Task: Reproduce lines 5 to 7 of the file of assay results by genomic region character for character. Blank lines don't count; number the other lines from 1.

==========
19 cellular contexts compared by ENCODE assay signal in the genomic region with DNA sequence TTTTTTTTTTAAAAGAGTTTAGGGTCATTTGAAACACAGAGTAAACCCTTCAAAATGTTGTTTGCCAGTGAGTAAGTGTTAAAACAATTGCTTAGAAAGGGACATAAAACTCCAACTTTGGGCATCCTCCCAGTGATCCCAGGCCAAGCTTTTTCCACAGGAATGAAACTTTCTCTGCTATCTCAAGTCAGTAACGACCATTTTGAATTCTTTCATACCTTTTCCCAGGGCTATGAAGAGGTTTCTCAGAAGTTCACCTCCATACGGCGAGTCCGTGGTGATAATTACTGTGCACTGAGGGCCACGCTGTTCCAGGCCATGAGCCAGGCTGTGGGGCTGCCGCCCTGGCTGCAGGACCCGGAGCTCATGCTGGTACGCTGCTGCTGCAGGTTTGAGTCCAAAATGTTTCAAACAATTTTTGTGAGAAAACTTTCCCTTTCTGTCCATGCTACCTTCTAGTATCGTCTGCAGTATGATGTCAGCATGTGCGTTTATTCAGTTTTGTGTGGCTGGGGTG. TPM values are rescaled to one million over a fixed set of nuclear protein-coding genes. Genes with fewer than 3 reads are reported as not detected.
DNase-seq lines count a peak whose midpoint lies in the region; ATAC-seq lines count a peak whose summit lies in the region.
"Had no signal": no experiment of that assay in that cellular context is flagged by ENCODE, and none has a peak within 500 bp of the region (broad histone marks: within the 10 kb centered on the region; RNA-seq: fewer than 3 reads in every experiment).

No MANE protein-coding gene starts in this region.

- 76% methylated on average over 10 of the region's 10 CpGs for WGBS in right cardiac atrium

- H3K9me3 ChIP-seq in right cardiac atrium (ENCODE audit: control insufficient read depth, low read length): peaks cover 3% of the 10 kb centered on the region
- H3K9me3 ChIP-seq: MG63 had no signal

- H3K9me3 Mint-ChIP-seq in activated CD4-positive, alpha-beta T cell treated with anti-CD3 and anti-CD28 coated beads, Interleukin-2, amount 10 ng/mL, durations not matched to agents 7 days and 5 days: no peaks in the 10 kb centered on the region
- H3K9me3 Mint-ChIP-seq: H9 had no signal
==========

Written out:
- 76% methylated on average over 10 of the region's 10 CpGs for WGBS in right cardiac atrium

- H3K9me3 ChIP-seq in right cardiac atrium (ENCODE audit: control insufficient read depth, low read length): peaks cover 3% of the 10 kb centered on the region
- H3K9me3 ChIP-seq: MG63 had no signal